When I got seriously interested in computers back in the late 1970s, among the first books I read were the late Daniel McCracken's books on Algol, Fortran, and his classic on COBOL. I actually used Algol (NU-ALGOL) in our file processing course at the University of Maryland (my fellow students used Fortran-66) and COBOL for our database course circa 1980 (to create and access network databases--Codasyl?). COBOL wasn't bad and certainly wasn't terrible (like Java, I'll agree!). Although my favorite languages are probably C and Scheme, I've got a healthy respect for other languages and will note, like Donald Knuth did in his response (Computing Surveys?) to Dijkstra's"Go To Statement Considered Harmful", that good programmers write good code in any language, even assembler.
I also remember a frequent poster/COBOL evangelist on one of the USENET groups (comp.lang.c or comp.lang.unix?) back in the late 1980s who posted a *portable* 4-line COBOL program to sort a file. The sections in a COBOL program are optional and, in fairness and perhaps to the point, standard COBOL has a SORT function. In C and other languages without a standard SORT-like function, you can't simply do a "system ("sort
Years later, Donald Knuth wrote a literate Pascal program to do something and a couple of Unix legends famously responded with short shell scripts or whatever. I love Unix and often reach for awk(1) (which is ingrained in my brain despite having also used Python and Perl before). However, Knuth's Pascal program could be built and used on any platform with a Pascal compiler, while the respondents' scripts only worked on platforms that had the Unix tools available (GnuWin32 or Cygwin on Windows, for example)
Now, let me get back to replacing those mercury delay lines with bubble memory
But frankly I have a VERY hard time believing that the engineers involved did not know that what they were doing would violate the law.
I know you know engineers, so this question is rhetorical: Do you know engineers?
10 years ago, I worked on a project that adapted an existing codebase to use CORBA and, as a selling point, used wide-character strings in the interfaces for "internationization". One developer wrote an inline C++ function to convert a wide-character string to a normal C character string and everyone was forced to use it, including me. His "sophisticated"-looking code checked if the value of the wide character would fit in the target character width (which, while not explicitly specified in the code, was of course 8 bits). If not, an error exception was raised. If so, the wide character was simply truncated to the target character width. In other words, our whole system only handled Unicode values between 0 and 255.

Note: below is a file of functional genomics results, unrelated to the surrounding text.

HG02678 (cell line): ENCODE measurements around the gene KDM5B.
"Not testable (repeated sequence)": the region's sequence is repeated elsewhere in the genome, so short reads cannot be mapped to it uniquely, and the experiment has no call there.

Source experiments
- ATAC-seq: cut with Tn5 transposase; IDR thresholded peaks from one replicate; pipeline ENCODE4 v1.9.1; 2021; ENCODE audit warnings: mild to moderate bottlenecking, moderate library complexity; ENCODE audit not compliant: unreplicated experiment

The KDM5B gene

Several times, I tried to raise the issue that this approach was wrong; the better approach was to convert wide-character strings to UTF-8, which our existing software could use without problems regardless of the wide-character values (except possibly in the GUI, which was done by another group). The managers and the other developers (who didn't know much about Unicode) took the side of the other developer, who insisted that his approach worked.
So, we had a whole bunch of developers using something they didn't understand that was wrong. And many of the developers were very smart. Hence I can imagine the engineers at VW implementing the emissions test without worrying about the legal implications and not thinking to get verification in writing of the requirement.
To make matters worse, the developers (not in our company, but who, I am sure, were reasonably smart) who wrote the TAO CORBA implementation we used didn't understand the (pretty straightforward) CORBA GIOP/IIOP specification of how to marshal/unmarshal wide-character strings over the network--and they got it wrong! This was a known problem on the TAO support forum for the version of TAO we were using; I had a parallel implementation of IIOP, became aware of the problem, and therefore looked for it on the forum. Our other developers probably didn't read the forum or weren't aware of the problem. Before I left the project (voluntarily), I warned that there might be trouble if this problem was ever fixed. (Our system controlled satellites. Before rolling out a new version of our system, a client company would run the new version for a while in parallel with the earlier version of our system that was in place, both versions communicating with each other, until they were confident there were no problems. With the wide-character string encoding fixed in TAO, our new and old system versions wouldn't be able to talk to each other; possibly there was a run-time configuration tweak to have the new version of TAO revert to the old broken protocol for wide-character strings.)
At the source of every error which is blamed on the computer you will find at least two human errors, including the error of blaming it on the computer.